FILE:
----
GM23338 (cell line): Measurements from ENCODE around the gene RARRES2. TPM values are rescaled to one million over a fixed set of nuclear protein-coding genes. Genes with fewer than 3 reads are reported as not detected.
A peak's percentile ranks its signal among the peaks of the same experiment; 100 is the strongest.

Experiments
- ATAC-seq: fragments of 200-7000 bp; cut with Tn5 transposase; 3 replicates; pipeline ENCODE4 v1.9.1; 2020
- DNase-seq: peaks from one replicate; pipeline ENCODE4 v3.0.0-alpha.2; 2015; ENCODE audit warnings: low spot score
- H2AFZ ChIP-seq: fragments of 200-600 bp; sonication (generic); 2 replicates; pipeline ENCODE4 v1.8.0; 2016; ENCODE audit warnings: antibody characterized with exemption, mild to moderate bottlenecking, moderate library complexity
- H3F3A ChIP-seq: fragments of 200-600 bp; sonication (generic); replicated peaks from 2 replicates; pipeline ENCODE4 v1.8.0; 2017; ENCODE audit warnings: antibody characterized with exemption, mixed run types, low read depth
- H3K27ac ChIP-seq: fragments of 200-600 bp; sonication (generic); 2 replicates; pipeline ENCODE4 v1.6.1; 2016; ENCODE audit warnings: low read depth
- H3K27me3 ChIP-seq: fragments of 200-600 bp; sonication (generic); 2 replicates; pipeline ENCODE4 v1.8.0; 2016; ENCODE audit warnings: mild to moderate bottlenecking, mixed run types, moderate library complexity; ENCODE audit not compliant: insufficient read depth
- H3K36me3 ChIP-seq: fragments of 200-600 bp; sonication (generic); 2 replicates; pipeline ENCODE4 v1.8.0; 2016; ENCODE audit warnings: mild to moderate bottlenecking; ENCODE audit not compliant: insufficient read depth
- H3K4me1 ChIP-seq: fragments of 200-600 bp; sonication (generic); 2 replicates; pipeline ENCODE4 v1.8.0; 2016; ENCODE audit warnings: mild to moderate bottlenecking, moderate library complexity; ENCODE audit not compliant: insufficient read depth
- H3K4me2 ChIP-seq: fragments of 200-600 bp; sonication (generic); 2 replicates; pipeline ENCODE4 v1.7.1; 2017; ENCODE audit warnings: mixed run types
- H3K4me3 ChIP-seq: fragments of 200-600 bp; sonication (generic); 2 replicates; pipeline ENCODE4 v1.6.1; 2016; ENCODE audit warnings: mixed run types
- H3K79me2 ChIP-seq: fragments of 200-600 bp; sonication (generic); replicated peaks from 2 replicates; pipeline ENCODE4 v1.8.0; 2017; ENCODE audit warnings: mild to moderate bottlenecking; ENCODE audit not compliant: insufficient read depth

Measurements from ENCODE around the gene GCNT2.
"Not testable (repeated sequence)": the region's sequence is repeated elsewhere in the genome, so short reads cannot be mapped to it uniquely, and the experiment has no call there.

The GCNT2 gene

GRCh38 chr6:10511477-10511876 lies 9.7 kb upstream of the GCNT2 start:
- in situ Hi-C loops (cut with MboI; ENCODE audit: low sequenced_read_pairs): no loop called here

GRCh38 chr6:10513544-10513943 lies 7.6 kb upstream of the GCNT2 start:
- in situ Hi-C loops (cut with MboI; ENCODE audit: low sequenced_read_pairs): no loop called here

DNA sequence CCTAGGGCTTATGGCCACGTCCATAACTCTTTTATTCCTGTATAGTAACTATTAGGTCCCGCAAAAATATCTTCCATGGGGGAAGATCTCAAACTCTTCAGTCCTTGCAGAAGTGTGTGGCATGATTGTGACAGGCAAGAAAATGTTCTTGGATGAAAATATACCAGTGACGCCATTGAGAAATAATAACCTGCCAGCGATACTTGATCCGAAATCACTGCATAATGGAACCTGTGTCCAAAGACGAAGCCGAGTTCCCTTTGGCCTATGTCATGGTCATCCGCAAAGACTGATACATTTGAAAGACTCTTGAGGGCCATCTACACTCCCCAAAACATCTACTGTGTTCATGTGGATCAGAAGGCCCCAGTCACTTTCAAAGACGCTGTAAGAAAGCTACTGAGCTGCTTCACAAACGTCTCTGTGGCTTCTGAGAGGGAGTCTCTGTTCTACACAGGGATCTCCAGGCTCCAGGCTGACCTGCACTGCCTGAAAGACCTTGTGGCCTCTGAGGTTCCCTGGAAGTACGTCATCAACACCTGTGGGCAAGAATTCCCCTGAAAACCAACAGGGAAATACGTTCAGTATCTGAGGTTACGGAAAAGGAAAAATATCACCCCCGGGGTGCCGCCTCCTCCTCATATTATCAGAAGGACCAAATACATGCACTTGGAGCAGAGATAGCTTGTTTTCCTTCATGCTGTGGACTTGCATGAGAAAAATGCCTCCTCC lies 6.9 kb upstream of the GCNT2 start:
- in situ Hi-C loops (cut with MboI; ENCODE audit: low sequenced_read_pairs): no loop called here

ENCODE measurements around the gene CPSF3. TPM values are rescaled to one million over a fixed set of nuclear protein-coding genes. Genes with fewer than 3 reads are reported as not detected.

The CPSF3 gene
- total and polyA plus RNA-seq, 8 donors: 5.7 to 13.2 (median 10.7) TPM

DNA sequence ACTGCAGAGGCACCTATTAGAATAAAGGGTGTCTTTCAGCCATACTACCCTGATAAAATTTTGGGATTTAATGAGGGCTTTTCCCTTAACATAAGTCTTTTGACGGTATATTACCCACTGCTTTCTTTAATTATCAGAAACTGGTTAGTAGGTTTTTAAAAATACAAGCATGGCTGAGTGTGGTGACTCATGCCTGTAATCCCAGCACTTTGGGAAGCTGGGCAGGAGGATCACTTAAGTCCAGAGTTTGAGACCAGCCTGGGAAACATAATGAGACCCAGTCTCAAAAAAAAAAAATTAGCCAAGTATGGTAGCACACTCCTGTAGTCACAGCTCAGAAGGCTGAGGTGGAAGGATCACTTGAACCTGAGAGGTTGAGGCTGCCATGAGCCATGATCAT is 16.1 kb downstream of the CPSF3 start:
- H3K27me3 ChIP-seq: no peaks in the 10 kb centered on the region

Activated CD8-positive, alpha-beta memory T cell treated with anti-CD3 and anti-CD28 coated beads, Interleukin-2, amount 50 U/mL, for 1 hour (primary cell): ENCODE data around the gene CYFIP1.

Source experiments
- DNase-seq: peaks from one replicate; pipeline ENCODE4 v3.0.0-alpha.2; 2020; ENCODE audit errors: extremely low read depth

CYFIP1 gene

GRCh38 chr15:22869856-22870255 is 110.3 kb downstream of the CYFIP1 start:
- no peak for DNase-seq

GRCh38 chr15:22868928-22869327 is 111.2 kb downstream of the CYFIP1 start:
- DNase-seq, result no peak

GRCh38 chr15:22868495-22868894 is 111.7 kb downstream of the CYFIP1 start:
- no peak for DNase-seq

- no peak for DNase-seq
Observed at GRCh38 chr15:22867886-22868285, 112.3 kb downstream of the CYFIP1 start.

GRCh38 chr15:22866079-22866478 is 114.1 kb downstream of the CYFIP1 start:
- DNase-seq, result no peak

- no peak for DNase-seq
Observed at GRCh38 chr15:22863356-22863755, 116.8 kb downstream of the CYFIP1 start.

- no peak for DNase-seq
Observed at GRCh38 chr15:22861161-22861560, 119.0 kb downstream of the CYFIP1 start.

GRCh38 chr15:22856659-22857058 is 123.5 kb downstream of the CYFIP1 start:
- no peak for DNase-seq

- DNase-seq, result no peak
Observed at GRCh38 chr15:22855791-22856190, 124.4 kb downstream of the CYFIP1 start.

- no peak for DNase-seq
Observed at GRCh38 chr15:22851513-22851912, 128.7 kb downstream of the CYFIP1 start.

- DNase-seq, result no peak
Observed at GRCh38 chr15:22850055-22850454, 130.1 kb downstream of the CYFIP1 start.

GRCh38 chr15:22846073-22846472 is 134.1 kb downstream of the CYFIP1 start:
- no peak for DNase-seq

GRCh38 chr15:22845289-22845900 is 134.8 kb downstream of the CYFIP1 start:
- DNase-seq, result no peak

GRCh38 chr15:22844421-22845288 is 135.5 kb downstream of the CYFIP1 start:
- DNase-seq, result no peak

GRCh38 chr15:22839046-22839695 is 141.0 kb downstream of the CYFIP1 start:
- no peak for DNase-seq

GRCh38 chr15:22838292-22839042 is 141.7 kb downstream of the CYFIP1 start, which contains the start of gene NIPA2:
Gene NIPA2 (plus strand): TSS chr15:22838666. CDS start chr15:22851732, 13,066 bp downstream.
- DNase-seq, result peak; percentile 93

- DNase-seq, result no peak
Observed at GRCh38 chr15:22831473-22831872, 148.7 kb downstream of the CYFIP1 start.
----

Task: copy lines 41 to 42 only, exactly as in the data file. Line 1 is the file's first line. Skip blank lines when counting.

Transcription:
GRCh38 chr15:22866079-22866478 is 114.1 kb downstream of the CYFIP1 start:
- DNase-seq, result no peak